MaKayla with softball bat MaKayla’s scoliosis diagnosis came as a complete shock. The petite 13-year-old was a cheerleader, tumbled and played competition softball. By all appearances, she was perfectly healthy. Yet, in September 2015, a visit to a chiropractor for a back injury resulting from a trampoline incident revealed a startling reality: a significant curve in her spine.

Determined to find the best care for her daughter, MaKayla’s mother, Tracy, did her homework, researching physicians online and asking friends for referrals. Her search led her to Lindsay Crawford, MD, a pediatric surgeon affiliated with Children’s Memorial Hermann Hospital and assistant professor in the Department of Orthopedic Surgery at McGovern Medical School at UTHealth.

MaKayla’s family knew right away they had made the right choice. “All of Dr. Crawford’s reviews were high, and I took comfort in the fact that she teaches. She took the time to educate us and was always very up front about everything, answering all of our questions,” says Tracy. “She was great from day one.”

Starting Treatment

Dr. Crawford examined MaKayla’s back, noting asymmetry in her shoulder blades and in her shoulders, and ordered an X-ray of MaKayla’s spine, which showed that her upper spine was curved at a 44-degree angle. The diagnosis: adolescent idiopathic scoliosis, or AIS. “Idiopathic” means “of unknown cause.” According to the Scoliosis Research Society, over 80% of scoliosis cases fall into this category.

Scoliosis is a musculoskeletal disorder characterized by side-to-side curvature of the spine. On an X-ray, those curves resemble an “S” or “C,” rather than a straight line. According to the Scoliosis Research Society, AIS affects 4 in 100 adolescents, and commonly develops between ages 10 and 14, more often in females.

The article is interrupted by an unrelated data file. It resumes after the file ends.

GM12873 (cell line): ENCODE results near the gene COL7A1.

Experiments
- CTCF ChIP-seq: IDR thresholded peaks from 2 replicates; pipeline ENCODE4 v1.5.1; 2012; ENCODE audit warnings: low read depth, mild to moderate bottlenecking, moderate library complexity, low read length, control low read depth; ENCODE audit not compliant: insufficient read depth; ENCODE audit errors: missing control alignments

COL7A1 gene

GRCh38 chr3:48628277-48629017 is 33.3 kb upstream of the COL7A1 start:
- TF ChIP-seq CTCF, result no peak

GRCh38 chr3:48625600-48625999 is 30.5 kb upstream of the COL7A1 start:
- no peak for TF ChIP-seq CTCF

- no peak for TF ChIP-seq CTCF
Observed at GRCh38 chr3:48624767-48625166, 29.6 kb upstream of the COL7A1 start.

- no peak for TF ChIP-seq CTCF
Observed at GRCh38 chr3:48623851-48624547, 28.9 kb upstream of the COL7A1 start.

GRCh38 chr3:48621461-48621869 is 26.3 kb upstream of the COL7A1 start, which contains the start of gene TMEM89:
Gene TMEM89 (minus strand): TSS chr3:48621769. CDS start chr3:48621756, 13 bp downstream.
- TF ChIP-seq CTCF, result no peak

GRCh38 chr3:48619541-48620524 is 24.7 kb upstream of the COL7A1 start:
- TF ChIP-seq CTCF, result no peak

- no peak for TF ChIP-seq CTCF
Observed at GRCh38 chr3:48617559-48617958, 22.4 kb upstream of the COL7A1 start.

Dr. Crawford explained to MaKayla’s family that the severity and treatment of AIS depends upon the degree of curvature in the patient’s spine. A child with a curvature of 10 to 15 degrees will typically need regular checkups until he or she has reached puberty and finished growing. A child with a curvature of 20 to 40 degrees will typically be fitted with a back brace, to halt or slow progression of the curve. And a curvature of 45 to 50 degrees typically requires surgical treatment, to straighten the spine.

Scheduled for Surgery

By February 2016, the curve in MaKayla’s spine had increased to 47 degrees. Dr. Crawford recommended surgical treatment to straighten MaKayla’s spine and prevent her condition from worsening. She suggested scheduling the surgery for the summer, when MaKayla would be out of school and would have ample time to rest and heal. By April, MaKayla’s curve had increased to 51 degrees.

In May, MaKayla and her family met with Dr. Crawford and members of the extended team, to ask questions and to mentally prepare. Recalls Tracy, “They walked us through what to expect, starting from the time we arrived at the valet. We toured the hospital and met with a Child Life Specialist. Seeing everything up front helped ease MaKayla’s anxiety.”

Headed Back to the Field

On June 20, which Tracy describes as a “very, very long day,” Dr. Crawford and her team, including affiliated pediatric surgeon Shiraz Younas, MD, performed the procedure at Children’s Memorial Hermann Hospital, inserting two rods into MaKayla’s upper back to straighten her spine and fusing 11 of her vertebrae. The surgery went well, and MaKayla was up and walking the next day. After five days, she was released to go home.

“The hospital and the staff were amazing,” says Tracy. “MaKayla was in great pain (from an unrelated stomach issue), and the nurses were so incredibly gentle and patient with her. Patience is a God-given talent, and they have found that talent.”

After three weeks, MaKayla began to feel more like herself. And by September, she was cleared to resume softball, her passion. Given the fusion in MaKayla’s spine, she has had to learn a new swing, Tracy says. But scoliosis has definitely not taken her out of the game.

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